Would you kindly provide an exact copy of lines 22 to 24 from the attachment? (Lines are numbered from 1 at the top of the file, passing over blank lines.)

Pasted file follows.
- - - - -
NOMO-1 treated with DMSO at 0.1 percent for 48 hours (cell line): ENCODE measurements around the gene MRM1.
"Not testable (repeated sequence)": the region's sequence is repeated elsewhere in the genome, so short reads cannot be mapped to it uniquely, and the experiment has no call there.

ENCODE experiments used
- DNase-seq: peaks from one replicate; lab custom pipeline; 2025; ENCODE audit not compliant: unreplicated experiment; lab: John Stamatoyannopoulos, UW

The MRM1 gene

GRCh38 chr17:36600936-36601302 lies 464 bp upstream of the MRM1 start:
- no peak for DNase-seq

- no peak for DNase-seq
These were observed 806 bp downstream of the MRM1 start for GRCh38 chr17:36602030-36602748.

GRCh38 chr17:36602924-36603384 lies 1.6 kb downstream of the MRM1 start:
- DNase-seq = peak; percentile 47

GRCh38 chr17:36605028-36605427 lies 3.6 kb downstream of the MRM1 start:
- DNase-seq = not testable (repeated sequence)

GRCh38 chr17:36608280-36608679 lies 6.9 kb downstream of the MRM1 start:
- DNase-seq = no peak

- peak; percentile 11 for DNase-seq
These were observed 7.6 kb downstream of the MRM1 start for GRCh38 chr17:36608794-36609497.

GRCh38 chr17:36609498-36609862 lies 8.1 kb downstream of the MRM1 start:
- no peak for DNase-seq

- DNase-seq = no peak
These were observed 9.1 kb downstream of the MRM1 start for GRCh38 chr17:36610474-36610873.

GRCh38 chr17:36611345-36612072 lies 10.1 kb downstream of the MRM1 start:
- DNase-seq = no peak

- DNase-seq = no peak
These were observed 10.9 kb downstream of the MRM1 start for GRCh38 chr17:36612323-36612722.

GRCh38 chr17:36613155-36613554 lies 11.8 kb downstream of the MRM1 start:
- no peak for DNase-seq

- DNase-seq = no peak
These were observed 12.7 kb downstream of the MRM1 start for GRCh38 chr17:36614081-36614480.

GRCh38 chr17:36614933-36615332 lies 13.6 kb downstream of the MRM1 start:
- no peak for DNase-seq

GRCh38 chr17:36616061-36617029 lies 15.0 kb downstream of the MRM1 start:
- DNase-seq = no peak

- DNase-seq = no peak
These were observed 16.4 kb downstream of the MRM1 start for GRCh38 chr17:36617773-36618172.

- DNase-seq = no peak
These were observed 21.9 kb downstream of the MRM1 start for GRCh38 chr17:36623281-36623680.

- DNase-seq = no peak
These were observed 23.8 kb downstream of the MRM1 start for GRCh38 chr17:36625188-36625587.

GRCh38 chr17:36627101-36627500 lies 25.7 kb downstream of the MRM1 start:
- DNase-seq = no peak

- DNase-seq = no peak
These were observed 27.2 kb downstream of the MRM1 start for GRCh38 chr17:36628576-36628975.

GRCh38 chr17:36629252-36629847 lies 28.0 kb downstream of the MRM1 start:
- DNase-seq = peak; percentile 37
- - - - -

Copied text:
GRCh38 chr17:36611345-36612072 lies 10.1 kb downstream of the MRM1 start:
- DNase-seq = no peak

- DNase-seq = no peak